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2.2 Understanding feedback

Research has explored the data received as feedback from students in various ways. The findings have not always been consistent, but they do provide some useful considerations for practice.

Johnson (2003), in a summary of several studies, concluded that teachers who mark more leniently are routinely rated higher in student evaluations, and that students who receive higher grades also give more favourable feedback. Centra (2003) found that more rigorous courses received lower ratings than ‘easier’ courses. Given these factors, Parker (2013) goes on to consider three means of assessing teaching effectiveness and course quality which are less likely to fall victim to these biases:

  • evidence-based teacher self-reviews.
  • peer observations.
  • external reviews.

If you watched the video of Professor Bart Rienties discussing learning analytics in the previous section, you might recall that research using data from The Open University does not show a correlation between attainment and satisfaction. This satisfaction data is collected through a survey delivered to students near the end of the course, but prior to the student finding out their final grade. It may be that this earlier timing of the survey removes a direct impact of grades on satisfaction. So perhaps we need to think carefully about when and how we ask for feedback.

Students perceive online courses differently from traditional courses. In comparisons of online and face-to-face MBA courses, Cao and Sakchutchawan (2011) found that whilst there was no difference in success rates between students of online courses and students of face-to-face courses, the online MBA students reported lower satisfaction with their courses. Song et al. (2004) examined feedback from online graduate students and concluded that course design and time management were crucial components to successful online learning, while lack of community and technical problems were most challenging for online learners.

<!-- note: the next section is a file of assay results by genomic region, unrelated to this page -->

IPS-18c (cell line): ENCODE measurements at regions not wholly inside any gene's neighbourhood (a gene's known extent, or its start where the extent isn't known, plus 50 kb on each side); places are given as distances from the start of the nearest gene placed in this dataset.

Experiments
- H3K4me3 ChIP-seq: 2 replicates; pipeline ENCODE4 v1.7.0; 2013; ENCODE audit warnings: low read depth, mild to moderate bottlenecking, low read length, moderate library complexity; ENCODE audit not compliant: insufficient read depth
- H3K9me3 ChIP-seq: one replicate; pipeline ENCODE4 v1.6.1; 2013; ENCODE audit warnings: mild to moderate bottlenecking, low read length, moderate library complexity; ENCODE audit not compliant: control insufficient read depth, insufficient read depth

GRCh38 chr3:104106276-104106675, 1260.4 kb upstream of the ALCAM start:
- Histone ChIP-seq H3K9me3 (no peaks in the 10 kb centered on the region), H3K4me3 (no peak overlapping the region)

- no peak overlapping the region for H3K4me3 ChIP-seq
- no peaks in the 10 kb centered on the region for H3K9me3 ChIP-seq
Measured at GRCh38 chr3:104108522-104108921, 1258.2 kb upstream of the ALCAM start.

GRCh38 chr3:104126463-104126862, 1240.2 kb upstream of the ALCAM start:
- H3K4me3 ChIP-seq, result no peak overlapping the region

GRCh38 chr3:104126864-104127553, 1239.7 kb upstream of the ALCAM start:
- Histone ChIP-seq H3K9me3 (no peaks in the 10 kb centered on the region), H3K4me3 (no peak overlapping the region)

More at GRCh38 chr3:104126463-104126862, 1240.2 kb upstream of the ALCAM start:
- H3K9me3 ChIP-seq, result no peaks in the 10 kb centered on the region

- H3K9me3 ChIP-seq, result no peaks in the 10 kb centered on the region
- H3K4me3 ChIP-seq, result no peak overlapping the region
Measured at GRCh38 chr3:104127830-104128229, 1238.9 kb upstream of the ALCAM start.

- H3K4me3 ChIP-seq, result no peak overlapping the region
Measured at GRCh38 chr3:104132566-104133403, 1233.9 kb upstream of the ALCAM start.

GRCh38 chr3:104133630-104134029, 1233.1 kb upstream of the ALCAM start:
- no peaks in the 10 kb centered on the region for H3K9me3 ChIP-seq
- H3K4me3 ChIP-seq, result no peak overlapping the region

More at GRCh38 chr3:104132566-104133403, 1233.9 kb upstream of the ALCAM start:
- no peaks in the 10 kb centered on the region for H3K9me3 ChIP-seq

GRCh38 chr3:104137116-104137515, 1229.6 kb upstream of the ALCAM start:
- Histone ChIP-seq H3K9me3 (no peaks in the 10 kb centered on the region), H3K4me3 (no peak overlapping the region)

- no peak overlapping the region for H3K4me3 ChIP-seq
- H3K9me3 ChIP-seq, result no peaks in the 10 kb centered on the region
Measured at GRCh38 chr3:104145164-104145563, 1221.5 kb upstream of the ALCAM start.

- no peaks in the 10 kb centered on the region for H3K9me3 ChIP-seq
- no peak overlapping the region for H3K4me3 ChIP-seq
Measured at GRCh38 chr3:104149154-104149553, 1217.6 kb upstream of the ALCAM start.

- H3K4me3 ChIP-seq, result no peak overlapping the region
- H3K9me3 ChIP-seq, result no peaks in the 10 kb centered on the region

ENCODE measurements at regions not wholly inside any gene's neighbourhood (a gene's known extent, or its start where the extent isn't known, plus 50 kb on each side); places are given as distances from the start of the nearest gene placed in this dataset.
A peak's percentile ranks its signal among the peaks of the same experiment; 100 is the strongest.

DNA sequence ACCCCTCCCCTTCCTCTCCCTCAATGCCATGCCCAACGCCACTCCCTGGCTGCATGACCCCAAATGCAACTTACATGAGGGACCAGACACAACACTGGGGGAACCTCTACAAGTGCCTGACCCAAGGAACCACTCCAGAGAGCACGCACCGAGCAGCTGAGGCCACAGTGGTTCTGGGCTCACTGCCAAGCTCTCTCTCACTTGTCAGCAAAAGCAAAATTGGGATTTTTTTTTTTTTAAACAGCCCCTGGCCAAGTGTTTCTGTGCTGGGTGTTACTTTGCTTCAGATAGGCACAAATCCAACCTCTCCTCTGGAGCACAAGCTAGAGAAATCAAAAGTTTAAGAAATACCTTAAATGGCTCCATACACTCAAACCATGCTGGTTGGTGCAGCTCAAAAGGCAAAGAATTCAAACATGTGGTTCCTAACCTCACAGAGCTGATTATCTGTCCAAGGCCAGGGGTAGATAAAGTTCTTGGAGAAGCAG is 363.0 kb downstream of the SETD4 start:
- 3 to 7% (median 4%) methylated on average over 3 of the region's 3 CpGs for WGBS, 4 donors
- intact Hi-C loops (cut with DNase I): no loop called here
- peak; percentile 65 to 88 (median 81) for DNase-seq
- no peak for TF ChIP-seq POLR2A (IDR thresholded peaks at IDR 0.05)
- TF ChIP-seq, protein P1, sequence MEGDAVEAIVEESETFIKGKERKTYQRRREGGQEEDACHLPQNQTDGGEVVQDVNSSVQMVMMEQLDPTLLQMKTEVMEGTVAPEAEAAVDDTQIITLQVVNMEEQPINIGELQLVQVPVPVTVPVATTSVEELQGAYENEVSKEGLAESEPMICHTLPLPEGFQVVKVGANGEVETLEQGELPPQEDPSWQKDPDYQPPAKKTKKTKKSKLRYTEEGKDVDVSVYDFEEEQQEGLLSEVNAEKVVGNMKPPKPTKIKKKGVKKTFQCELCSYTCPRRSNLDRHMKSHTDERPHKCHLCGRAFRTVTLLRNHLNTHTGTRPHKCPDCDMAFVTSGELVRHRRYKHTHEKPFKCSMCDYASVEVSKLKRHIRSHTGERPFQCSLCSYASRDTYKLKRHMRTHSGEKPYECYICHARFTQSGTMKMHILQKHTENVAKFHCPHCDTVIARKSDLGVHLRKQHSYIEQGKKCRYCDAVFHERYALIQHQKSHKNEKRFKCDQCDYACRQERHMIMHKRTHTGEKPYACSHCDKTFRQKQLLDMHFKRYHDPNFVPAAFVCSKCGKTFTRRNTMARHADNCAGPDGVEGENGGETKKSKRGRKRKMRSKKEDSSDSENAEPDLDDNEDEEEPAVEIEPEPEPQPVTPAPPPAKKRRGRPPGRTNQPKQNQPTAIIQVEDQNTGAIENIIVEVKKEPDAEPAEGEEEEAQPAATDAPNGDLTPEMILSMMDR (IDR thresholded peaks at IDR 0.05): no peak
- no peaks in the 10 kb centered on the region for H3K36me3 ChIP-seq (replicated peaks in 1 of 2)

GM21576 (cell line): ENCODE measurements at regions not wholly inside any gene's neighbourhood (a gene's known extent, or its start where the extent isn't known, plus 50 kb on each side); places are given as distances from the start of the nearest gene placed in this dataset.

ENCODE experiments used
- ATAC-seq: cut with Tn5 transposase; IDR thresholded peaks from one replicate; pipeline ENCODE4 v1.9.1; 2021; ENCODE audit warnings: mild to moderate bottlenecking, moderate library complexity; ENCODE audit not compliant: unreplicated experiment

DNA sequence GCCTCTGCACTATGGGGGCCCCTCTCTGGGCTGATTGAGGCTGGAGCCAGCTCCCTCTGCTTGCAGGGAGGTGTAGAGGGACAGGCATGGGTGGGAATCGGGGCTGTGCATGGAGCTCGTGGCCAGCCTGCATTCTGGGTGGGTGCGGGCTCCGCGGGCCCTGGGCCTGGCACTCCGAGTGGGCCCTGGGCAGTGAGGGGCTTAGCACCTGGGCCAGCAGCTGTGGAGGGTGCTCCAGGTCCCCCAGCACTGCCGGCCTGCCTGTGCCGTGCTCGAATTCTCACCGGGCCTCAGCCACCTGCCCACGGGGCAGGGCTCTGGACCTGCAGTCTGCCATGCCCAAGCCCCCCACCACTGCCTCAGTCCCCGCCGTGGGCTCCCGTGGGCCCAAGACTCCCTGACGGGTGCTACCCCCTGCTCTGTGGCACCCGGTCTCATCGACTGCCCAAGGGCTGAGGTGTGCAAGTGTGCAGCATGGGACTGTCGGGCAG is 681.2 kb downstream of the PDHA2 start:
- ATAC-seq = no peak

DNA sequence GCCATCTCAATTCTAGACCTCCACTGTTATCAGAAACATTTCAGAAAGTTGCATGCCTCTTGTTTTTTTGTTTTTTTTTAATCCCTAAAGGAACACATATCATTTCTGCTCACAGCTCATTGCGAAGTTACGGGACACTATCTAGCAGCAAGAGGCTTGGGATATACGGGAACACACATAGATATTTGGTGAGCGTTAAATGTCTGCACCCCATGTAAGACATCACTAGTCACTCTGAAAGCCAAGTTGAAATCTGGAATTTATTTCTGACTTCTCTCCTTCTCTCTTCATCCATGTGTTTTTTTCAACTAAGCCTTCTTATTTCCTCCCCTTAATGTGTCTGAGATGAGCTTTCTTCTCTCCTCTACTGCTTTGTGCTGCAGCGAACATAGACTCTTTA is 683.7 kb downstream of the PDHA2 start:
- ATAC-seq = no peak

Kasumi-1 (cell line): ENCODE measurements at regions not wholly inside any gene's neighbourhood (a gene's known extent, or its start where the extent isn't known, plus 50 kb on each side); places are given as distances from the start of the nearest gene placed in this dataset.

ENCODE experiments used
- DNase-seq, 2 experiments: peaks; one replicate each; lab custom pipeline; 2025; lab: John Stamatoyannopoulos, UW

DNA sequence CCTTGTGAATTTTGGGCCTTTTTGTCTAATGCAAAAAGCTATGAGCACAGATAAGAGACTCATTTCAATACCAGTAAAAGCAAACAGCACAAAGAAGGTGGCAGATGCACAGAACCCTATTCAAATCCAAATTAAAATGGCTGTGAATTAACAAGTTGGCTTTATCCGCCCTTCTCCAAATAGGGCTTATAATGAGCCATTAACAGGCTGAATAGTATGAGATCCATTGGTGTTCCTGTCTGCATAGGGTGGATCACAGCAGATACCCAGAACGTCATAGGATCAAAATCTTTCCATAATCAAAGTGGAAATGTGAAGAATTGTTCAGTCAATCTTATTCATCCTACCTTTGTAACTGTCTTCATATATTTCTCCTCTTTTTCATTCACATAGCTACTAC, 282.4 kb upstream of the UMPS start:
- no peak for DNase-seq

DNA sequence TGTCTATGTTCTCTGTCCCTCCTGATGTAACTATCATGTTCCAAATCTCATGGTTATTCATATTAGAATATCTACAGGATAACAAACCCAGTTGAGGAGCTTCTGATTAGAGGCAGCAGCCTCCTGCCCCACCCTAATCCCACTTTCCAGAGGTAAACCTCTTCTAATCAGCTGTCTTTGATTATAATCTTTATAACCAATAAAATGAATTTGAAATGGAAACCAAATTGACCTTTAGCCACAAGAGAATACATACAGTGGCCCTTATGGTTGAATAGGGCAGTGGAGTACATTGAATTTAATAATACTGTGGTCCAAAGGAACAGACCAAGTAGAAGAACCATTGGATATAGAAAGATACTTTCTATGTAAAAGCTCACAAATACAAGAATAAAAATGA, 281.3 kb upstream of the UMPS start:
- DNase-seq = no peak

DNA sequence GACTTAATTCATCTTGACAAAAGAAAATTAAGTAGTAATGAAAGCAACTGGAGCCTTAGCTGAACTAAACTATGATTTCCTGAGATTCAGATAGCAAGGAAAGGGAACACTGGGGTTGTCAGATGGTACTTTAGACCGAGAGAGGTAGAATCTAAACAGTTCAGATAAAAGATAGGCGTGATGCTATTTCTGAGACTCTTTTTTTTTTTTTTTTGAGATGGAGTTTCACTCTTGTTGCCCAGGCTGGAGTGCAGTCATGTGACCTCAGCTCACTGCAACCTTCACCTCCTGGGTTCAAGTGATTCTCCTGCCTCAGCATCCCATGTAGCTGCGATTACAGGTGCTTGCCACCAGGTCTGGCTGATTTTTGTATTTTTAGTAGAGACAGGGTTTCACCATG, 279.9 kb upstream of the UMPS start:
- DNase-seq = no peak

The design of online courses, and the ways in which instructors act, impact on the perceptions of students towards them. Kauffman (2015) gathers together a range of studies examining the success of online learning in various contexts and concludes that ‘courses should be structured around reading materials, lectures and assignments organised into units with clear learning goals in mind’. In other words, course instructors need to ensure that there is alignment of objectives with instructional methods, learning activities and assessment methods (Blumberg, 2009). Instructors should provide timely feedback and serve as facilitators of discussion and interaction just as they do in traditional courses. Courses should provide opportunities for peer collaboration and sharing of ideas in order to develop an online community of learners, rather than feelings of isolation (Song et al., 2004). Otter et al. (2013) used questionnaires to determine differences in perception between online and face-to-face courses, among students and staff. Findings showed that students perceive online courses to be more self-directed than staff do, and that students online must be more willing to teach themselves. Students in online courses felt more disconnected from staff and fellow students than staff perceived they would feel. Students also have a lower perception of the role of the teacher in online courses than staff do.

Activity 2 Effective use of questionnaires

Timing: Allow about 30 minutes

Create up to five questions that you think would provide useful feedback for you from your students. While doing this, think about the following:

  • How would you make sure the questionnaire is not leading students to respond in a particular way?
  • Does your institution have a standard feedback questionnaire that is given to students? If so, are there questions that you can take from this? Is it appropriate to online teaching?
  • What type of responses would you like? (For example, closed questions on a scale, or open comments, or a mixture of both?)
  • How would you analyse the results?
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This activity helps you to think about one specific set of data that you would like to obtain, and how you might go about it. The questions asked need to be considered very carefully in order to ensure that the data generated is useful to you.

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Figure 4 Reflecting on your teaching practice is important

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